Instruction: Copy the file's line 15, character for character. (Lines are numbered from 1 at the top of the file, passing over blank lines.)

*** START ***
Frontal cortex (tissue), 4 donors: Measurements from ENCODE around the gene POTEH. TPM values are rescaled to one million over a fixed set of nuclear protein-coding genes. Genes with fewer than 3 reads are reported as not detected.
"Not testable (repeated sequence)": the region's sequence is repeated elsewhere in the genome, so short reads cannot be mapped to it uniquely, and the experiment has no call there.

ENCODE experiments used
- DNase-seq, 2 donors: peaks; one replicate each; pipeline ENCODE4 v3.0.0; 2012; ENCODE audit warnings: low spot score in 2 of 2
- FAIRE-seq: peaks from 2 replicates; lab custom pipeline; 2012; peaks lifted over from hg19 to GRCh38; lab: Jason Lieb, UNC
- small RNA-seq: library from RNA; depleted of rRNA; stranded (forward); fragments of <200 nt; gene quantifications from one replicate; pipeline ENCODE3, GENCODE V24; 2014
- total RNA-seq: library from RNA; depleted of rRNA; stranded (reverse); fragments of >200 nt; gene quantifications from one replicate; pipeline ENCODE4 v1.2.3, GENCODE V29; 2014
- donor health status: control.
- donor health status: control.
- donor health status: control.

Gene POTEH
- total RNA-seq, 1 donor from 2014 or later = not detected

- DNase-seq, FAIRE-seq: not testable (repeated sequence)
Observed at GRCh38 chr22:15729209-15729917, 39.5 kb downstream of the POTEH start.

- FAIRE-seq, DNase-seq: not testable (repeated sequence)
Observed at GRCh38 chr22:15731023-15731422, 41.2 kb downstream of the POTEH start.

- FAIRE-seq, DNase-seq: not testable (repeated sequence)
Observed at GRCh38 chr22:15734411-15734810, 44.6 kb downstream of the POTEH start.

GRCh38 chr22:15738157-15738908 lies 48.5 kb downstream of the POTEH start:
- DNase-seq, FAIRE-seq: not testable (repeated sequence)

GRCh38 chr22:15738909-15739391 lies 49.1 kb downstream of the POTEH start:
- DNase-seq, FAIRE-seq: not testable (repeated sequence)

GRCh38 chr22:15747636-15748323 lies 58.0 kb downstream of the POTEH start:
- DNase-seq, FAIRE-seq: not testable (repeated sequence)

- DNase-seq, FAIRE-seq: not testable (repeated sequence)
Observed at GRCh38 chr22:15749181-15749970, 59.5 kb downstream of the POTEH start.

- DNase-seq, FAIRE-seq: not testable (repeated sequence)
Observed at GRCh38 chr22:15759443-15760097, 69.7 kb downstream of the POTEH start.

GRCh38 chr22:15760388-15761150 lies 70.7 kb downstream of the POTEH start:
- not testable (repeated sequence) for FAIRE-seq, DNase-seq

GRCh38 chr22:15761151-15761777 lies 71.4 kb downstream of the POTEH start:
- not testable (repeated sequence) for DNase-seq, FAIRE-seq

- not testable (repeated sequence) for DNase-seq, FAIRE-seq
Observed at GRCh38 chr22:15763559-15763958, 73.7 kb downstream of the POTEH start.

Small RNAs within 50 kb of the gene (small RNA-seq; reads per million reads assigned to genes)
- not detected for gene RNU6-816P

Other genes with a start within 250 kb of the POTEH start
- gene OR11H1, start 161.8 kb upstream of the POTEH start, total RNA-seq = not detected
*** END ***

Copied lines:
- FAIRE-seq, DNase-seq: not testable (repeated sequence)